Fortune Summoners Review

Summon Me a Better Game

I hate first impressions. They are often awkward and something always has the potential to go wrong. With Fortune Summoners: Secret of the Elemental Stone, the first impression is straightforward: cute kindergarteners going on a fun adventure. However, first impressions have the power to deceive, and Fortune Summoners is an example of the girl who you thought was your friend kicking you square in the face.

Where does this all begin? Well, the story is about a young girl named Arche who moves to the town of Tonkiness with her parents and enrolls in the local magic school. However, Arche soon finds out that in order to perform magic she needs the power of an elemental stone. That’s about as interesting as the story gets, as the plot turns into inane chatter about candy and being best friends. Players watch Arche’s friendships with her classmates develop over time, but these relationships are rather shallow and difficult to care about. Overall, there’s very little story to speak of, which makes the frustrating gameplay even less appealing.

Fortune Summoners is a deceptive game. At a first glance it seems like a fun romp through childhood, but in reality it is an experience defined by poor ideas and execution that come together to form a repetitive nightmare. A side-scrolling action-RPG is a great idea, but it needs to control flawlessly for it to feel like a solid experience. Sadly, the controls are the biggest mark against Fortune Summoners. Having played the game with both the keyboard and controller, there is no difference in how stiffly the game played. Part of the problem is that while the game’s combat was theoretically designed for strategic and methodical gameplay, it seems to frequently require fast-paced maneuvers, and the controls are extremely non-responsive. Trying to get Arche to turn on a dime without getting hit is next to impossible due to the few seconds of delay. It also doesn’t help that Arche’s timed combos are essential to her success in combat, but they only seem to work when they feel like it. Controlling secondary characters such as Sana and Stella also proves problematic as their spells take too long to cast and the hit detection of their weapons is exceptionally poor, causing them to frequently be slaughtered by the enemy. There are countless frustrating situations in which the enemies appear to be hit, but the game does not register the action.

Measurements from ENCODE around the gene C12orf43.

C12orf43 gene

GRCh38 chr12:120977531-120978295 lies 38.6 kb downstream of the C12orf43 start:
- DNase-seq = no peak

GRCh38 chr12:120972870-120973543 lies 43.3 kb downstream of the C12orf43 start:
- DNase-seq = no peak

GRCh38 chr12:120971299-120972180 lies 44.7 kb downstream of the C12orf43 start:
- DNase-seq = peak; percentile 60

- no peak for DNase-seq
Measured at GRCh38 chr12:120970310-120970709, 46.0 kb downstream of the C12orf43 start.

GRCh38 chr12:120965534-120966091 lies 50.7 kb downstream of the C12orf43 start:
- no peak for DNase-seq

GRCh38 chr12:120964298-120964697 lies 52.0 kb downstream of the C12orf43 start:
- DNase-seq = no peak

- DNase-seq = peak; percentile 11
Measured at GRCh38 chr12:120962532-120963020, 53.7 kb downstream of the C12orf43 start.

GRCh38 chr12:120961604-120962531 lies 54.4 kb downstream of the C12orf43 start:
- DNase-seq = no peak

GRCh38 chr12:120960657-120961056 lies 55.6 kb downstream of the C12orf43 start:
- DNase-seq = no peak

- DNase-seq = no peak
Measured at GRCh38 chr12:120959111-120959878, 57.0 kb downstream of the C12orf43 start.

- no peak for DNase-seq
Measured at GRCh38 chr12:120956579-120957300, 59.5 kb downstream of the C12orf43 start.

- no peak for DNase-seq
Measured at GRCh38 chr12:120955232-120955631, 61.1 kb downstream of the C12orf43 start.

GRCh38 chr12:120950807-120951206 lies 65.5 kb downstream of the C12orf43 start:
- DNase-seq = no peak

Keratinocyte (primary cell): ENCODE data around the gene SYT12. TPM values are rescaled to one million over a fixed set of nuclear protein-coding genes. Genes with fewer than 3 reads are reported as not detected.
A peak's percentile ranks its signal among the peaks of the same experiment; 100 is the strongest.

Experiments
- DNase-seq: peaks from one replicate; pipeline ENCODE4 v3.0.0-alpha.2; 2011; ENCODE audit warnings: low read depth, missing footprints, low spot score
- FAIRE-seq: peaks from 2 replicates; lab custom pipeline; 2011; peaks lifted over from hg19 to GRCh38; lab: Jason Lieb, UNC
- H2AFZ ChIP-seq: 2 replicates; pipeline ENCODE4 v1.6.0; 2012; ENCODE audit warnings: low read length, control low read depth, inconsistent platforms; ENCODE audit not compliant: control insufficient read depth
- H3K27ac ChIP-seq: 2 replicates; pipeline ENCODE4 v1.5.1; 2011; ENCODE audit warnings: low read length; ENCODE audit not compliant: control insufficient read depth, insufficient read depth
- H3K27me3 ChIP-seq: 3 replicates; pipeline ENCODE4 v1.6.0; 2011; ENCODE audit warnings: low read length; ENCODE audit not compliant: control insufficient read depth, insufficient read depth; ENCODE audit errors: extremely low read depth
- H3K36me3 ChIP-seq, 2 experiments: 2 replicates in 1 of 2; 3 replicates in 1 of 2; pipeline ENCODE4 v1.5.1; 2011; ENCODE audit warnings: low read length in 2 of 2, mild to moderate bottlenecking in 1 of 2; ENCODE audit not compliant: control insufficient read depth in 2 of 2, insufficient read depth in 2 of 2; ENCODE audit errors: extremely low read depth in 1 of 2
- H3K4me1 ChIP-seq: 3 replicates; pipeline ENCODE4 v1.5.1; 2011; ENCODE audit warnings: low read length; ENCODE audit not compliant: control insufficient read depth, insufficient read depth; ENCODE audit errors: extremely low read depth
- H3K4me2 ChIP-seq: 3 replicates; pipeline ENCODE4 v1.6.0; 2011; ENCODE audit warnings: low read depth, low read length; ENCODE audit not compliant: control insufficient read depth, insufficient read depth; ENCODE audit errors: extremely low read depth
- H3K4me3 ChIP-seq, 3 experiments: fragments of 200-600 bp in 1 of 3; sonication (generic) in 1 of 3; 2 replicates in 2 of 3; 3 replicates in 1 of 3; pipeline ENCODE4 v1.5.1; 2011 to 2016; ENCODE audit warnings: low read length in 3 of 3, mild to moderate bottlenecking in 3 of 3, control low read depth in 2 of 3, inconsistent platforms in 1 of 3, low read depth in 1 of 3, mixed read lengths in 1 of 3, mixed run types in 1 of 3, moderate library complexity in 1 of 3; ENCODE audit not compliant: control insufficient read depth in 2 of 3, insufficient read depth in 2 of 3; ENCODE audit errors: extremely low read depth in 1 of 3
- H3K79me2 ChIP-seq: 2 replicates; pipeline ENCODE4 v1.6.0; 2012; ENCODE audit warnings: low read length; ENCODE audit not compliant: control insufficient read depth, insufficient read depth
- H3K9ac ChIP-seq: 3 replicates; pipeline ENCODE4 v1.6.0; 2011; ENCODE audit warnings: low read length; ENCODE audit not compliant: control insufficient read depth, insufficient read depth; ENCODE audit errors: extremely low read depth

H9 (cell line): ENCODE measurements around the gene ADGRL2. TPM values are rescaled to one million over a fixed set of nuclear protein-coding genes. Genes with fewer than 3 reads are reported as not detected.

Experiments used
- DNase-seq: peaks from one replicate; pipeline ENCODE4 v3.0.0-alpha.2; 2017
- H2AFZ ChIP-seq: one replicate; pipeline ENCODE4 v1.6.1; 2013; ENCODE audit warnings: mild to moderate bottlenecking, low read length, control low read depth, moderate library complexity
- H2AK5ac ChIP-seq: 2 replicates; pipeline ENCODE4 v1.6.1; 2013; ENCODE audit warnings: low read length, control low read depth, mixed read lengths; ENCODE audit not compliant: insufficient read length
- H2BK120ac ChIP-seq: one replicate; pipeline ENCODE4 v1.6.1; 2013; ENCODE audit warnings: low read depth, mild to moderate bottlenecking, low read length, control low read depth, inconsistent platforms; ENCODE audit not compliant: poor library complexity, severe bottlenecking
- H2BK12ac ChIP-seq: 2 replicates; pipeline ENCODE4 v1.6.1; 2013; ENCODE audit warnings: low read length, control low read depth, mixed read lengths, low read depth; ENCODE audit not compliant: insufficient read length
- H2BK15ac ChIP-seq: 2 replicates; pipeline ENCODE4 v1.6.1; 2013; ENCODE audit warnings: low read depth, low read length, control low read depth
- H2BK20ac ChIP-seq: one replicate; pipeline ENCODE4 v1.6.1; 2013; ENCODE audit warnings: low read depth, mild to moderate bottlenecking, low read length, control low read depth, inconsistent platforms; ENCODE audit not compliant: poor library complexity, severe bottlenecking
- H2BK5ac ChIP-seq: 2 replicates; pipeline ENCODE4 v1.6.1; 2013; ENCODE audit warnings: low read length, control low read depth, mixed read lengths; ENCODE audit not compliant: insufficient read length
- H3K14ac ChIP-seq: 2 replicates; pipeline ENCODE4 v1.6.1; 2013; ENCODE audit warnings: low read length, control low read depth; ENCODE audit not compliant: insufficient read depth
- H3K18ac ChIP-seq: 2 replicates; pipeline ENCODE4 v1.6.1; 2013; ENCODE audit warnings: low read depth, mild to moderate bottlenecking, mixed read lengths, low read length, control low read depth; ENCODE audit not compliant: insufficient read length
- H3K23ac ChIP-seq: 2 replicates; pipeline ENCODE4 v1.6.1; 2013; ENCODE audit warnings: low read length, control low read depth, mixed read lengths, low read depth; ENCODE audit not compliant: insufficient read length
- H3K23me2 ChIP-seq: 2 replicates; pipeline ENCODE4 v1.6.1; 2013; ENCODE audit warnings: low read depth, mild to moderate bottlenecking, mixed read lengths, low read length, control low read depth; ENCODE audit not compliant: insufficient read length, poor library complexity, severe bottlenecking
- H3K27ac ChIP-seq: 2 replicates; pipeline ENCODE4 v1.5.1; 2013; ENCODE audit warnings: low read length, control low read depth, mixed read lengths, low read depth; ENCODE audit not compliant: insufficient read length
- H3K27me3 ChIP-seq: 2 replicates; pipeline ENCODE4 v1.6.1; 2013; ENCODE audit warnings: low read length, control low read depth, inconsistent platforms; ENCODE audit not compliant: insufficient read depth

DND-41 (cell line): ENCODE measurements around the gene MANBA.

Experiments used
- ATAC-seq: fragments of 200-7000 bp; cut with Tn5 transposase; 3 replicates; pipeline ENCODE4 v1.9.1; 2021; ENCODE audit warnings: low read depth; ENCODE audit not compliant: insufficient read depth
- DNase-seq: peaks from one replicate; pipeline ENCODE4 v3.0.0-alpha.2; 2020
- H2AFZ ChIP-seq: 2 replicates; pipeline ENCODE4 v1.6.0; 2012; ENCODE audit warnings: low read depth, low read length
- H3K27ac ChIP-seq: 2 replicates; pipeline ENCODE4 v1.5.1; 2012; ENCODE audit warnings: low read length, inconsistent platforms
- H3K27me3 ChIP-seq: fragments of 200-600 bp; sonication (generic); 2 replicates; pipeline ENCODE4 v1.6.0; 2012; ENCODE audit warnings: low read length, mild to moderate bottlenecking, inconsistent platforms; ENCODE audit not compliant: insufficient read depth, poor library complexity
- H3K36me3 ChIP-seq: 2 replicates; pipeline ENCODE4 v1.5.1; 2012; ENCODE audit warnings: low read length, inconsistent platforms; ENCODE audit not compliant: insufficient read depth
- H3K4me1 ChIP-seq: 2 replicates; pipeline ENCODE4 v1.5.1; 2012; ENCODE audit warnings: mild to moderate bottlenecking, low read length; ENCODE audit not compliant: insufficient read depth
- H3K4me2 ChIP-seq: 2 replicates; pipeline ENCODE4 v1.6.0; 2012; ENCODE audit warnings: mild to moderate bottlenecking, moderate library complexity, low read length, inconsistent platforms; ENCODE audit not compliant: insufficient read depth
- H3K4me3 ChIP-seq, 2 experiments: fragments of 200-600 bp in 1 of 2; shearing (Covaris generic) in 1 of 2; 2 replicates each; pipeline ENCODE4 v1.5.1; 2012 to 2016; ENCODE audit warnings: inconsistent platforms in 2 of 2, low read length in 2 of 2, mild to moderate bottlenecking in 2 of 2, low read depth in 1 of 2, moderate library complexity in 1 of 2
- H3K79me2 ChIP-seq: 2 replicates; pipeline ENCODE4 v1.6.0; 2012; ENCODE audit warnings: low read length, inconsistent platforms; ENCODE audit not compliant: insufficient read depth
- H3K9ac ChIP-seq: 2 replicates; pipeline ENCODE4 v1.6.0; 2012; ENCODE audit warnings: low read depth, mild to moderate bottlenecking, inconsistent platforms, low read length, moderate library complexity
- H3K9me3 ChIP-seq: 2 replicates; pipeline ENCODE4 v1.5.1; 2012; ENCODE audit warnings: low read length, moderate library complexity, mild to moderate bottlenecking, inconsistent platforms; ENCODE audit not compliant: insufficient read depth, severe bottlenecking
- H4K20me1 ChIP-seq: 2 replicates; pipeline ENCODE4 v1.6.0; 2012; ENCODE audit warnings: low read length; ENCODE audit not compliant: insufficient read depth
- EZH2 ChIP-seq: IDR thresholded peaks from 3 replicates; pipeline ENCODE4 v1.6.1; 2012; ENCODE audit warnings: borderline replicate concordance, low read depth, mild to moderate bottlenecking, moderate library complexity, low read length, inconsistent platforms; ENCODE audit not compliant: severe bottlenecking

Cluster! Cluster! Ice! Fire! Crash! Bang! Boom!

The fun with the controls doesn’t end there, as platforming also has its own share of problems. Platforming challenges require the kind of precision that the controls in Fortune Summoners don’t provide. There’s nothing worse than feeling like a jump has been perfectly timed only to fall right off the edge, take damage and be forced to start all over again. This tedium is constant even outside of the game’s combat and platforming, as dungeons are mind-numbing experiences that offer little to no reward throughout. The dungeons are dreadfully designed and it doesn’t help when the game decides that forced repetition through an area is a brilliant idea. The dungeons are bare-bones and are mostly filled with swarms of enemies that beat down on poor Arche and her friends to the point where death even becomes its own repetitious theme. What this game could have benefitted from was a map of any kind, but that seems to go against the core design of Fortune Summoners entirely.